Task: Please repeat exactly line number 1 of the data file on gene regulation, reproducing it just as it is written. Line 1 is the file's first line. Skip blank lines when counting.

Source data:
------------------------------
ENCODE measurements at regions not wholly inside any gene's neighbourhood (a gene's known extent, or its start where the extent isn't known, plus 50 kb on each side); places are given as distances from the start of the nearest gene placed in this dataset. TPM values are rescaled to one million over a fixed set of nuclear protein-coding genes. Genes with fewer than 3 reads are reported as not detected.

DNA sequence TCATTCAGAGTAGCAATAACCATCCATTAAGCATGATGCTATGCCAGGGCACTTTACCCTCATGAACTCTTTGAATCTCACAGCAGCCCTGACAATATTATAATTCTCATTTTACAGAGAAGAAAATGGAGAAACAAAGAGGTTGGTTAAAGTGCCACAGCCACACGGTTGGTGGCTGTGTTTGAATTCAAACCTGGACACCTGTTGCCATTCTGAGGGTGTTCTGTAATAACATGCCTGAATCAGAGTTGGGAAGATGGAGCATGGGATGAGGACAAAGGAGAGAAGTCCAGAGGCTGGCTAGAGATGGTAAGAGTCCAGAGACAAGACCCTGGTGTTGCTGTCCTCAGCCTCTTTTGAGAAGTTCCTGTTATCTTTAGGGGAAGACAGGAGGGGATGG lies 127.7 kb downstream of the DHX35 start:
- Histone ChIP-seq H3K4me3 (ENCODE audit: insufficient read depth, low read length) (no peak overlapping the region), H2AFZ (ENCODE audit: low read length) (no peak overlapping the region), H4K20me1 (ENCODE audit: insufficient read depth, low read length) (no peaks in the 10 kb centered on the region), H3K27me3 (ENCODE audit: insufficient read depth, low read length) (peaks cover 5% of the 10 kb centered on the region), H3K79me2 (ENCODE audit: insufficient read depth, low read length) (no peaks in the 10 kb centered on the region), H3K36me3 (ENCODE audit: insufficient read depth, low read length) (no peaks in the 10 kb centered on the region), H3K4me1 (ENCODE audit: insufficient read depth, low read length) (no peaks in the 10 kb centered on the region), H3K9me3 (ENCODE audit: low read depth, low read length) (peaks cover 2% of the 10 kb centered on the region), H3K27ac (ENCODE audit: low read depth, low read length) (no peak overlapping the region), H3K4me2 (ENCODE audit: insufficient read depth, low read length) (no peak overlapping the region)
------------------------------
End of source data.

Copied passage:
ENCODE measurements at regions not wholly inside any gene's neighbourhood (a gene's known extent, or its start where the extent isn't known, plus 50 kb on each side); places are given as distances from the start of the nearest gene placed in this dataset. TPM values are rescaled to one million over a fixed set of nuclear protein-coding genes. Genes with fewer than 3 reads are reported as not detected.